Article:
The spy in the sky

The companies chosen to build the EU-funded data collection system for Romania’s intelligence agency are hardly the cleanest.

In late May 2017, the Romanian Information Service (SRI), Romania’s intelligence agency, selected the companies that will run the controversial SII Analytics project, which IT and surveillance experts described as a Big Brother-like data hoarding system. The winner of the contract is a consortium with Siveco Romania in the driver’s seat, Nova Tech Integrated Solutions as partner, and Romsoft International and BAE Systems as subcontractors, according to information from the SRI.

The system has raised eyebrows among surveillance specialists and internet freedom activists, as it is likely to enable the authorities to gain access to a treasure trove of personal information with just a click of a button.

SII Analytics makes this possible, as it hoards data from all key state authorities and public institutions in the country.

Now, more controversy is in the air as the companies chosen to devise this system are linked to dodgy entrepreneurs, including a fugitive businessman and a convicted businesswoman.

The funding for this project comes from the EU. According to information collected by, a local news portal, this order initially had an estimated value of €25.5m and was divided into two contracts: a big data platform costing some €25.3m, and a second much smaller part consisting mainly of interconnection services, with an estimated value of a mere €176,000.

The big contract was granted by SRI to the consortium Siveco-Nova Tech for some €21m, according to Florin Ilia, CEO of Siveco Romania.
Siveco Romania is majority owned by Siveco Netherlands, which holds nearly two-thirds of the shares. One of the company’s main shareholders until last year was Irina Socol. She was arrested in September 2014 for tax dodging in the IT software trade sector. Ms Socol was sentenced in May 2016 to two and a half years in jail. She was found guilty of concocting a criminal network of more than 50 companies involved in fake transactions to the tune of €10m or so over the course of four years. Ms Socol was released on parole in July 2016. Her shares in Siveco Romania had been distributed free-of-charge among 35 employees of the company in April 2016.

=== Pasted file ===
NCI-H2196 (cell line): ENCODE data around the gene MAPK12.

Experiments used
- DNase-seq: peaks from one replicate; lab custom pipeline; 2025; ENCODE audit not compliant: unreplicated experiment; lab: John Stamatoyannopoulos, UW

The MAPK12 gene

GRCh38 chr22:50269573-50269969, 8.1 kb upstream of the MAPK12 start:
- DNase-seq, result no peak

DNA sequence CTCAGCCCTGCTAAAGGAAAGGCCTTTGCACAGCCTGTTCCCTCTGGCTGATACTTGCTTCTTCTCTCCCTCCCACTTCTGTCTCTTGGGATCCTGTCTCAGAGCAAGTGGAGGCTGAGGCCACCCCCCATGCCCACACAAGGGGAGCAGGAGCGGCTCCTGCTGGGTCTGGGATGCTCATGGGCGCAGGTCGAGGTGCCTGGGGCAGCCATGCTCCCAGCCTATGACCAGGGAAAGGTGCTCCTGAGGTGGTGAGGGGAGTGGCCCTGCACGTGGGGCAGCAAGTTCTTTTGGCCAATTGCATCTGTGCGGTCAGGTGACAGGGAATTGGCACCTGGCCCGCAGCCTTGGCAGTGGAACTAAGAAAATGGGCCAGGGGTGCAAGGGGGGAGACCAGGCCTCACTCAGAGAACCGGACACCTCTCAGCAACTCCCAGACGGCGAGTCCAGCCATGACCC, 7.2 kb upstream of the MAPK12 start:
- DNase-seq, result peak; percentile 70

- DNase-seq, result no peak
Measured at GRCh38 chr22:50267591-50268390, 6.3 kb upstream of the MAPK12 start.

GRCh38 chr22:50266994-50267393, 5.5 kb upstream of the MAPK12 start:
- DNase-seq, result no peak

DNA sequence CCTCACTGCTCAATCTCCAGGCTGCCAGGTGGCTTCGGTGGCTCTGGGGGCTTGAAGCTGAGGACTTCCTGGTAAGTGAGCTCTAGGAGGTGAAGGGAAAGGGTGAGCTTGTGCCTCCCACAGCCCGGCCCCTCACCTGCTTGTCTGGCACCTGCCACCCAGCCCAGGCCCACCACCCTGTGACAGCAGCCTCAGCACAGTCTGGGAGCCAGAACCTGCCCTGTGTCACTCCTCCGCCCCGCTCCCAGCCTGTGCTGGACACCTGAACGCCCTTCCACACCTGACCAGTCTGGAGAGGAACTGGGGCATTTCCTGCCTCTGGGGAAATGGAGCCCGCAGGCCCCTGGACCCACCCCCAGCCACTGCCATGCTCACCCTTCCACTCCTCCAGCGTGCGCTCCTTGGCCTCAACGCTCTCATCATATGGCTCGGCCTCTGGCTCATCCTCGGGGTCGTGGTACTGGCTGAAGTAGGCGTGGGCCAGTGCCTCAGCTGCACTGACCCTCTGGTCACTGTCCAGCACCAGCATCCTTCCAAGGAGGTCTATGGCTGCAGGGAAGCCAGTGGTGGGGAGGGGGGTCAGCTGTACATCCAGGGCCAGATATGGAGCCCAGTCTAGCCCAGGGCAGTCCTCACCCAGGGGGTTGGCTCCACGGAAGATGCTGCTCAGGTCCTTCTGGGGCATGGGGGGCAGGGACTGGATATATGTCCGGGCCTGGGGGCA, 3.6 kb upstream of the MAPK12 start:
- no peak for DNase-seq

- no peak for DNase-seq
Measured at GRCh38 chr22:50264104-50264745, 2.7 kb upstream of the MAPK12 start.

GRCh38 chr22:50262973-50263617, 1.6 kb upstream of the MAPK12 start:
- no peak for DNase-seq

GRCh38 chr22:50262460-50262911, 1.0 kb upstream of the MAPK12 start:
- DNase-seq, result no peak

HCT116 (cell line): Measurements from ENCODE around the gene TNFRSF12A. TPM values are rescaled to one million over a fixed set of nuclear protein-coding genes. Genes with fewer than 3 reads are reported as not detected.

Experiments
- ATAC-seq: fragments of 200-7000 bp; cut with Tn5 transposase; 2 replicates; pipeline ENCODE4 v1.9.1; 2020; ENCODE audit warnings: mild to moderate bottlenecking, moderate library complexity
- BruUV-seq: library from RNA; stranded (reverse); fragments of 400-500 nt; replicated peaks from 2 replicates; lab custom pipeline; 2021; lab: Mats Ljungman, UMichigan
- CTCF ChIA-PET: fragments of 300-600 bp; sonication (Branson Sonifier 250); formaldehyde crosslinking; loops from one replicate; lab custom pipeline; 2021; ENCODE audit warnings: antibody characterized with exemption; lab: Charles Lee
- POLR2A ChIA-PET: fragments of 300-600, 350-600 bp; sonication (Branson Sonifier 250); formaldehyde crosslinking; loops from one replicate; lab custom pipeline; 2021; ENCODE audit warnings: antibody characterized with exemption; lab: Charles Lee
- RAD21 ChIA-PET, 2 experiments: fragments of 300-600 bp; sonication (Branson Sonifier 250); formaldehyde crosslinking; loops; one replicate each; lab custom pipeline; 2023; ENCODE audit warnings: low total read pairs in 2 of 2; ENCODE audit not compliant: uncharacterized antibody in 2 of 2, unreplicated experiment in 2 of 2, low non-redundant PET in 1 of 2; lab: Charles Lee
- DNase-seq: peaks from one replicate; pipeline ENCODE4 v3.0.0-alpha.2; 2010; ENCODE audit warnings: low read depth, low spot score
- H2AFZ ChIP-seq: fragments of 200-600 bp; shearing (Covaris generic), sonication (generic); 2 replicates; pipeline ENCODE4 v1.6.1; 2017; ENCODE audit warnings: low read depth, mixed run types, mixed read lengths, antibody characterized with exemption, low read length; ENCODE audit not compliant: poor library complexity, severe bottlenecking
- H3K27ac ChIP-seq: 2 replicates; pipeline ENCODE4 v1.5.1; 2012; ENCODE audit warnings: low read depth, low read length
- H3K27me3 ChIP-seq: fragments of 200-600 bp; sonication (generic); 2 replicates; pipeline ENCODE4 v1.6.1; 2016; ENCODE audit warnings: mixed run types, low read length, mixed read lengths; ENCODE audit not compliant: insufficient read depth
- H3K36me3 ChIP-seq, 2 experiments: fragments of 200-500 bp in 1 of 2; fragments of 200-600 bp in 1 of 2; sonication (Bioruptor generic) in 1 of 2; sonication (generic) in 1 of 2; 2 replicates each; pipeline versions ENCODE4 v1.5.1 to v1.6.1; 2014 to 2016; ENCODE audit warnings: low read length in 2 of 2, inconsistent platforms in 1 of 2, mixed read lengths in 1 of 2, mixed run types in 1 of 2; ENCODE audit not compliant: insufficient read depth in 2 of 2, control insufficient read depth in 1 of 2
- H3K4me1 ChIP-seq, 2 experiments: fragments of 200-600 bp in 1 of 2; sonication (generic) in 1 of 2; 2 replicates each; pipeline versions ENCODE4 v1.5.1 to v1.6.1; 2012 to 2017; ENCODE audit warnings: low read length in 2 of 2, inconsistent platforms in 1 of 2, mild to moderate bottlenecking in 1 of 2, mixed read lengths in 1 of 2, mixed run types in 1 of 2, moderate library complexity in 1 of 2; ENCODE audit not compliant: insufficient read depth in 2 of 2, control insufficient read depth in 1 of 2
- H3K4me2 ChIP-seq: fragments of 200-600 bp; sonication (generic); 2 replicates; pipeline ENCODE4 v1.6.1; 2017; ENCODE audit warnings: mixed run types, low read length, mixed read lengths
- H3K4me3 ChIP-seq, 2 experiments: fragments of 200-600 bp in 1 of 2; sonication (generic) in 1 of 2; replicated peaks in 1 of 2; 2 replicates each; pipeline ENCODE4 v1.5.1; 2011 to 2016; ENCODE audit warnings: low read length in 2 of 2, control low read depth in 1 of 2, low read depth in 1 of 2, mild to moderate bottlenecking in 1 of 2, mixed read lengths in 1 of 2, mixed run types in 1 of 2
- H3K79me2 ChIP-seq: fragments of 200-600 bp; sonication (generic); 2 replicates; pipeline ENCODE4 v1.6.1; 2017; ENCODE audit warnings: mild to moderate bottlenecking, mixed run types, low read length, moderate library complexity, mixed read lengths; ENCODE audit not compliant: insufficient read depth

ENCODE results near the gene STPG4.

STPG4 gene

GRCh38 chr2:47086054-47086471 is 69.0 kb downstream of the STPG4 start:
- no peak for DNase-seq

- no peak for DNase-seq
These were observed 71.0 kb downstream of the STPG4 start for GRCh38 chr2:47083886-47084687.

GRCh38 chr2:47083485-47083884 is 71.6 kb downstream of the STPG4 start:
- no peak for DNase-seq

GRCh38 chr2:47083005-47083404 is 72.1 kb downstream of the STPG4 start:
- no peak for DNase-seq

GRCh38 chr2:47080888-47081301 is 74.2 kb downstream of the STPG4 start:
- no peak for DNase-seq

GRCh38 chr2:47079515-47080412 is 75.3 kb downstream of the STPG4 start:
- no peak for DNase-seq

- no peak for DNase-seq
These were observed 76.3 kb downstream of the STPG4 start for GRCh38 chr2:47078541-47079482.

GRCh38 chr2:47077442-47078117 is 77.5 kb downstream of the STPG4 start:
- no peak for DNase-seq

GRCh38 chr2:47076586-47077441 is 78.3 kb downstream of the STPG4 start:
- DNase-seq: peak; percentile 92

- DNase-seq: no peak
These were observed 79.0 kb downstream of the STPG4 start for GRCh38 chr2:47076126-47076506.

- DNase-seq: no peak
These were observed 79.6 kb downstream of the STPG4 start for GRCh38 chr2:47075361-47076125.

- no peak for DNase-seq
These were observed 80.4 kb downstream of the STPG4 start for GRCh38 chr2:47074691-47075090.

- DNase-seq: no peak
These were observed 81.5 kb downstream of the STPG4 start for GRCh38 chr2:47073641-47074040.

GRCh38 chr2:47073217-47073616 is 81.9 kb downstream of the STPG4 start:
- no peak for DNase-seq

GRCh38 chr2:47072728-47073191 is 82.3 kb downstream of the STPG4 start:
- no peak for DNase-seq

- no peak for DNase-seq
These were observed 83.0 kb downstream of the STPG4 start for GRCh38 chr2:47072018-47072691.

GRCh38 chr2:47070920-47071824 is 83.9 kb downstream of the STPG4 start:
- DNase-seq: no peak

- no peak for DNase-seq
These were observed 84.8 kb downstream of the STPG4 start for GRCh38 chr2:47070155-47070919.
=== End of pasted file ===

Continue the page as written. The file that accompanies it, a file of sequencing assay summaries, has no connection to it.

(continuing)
Nova Tech Integrated Solutions, the partner in the consortium, was incorporated in August 2015. It used to be majority owned by Liviu Mircea Uruc. Following a capital increase, his 95% stake was distributed among several individuals, including Mr Uruc’s partner, Iulian Baicoianu (45%), Andrei Cruceru (25%), Giorgia Bordusanu (20%) and Costel Iustinian Timofte (10%). The problematic part is Mr Uruc’s reputation as a proxy for the controversial businessman Sebastian Ghita.

Mr Ghita is a local businessman with thorny political connections at the highest level. He owned Asesoft, a holding consisting of several companies that operate in the IT sector. He also owns the television station RTV. Mr Ghita’s companies have for years been the favored bidders in public tenders. Thanks to all this, Mr Ghita had amassed a wealth of some €100m by 2009 when he turned 31. He became an MP in 2012. Last fall, Mr Ghita fled Romania while he was investigated under several criminal accusations. He is currently in Belgrade waiting for extradition. When the capital increased in Nova Tech Integrated Solutions, the company’s lawyer, Andrei Nicolescu, also became Mr Ghita’s lawyer.

Last summer, local NGOs slammed the plan to build SII Analytics. In a letter sent on 8 August 2016 to national and EU officials, a group of local civil society groups said that the SRI’s plan breached EU standards on privacy and personal data, arguing that SRI had no competence in e-government, as their proposal indicated. Moreover, the plan had nothing to do with e-government, activists argued. Surveillance through aggregation of data from a raft of sources has nothing to do with it, according to them.

According to internet freedom activists and IT experts, the system will be able to offer information on tax filings, bank loans, purchases of real estate properties, and cars by simply searching the Numerical Personal Code (CNP), a number used by Romanian authorities to identify its citizens. The system is also able to monitor emails and private discussions on Facebook or Skype.

SRI rebuffed all these accusations, saying that the system “will help state institutions to better, in a more structured way, faster and with more relevant information analyze the significant quantity of data that it has.”

They wouldn’t elaborate.

It is yet to be seen how SRI will now handle the contentious tender results; and whether the EU will stay its hand again.

Photo: Teddy Kelley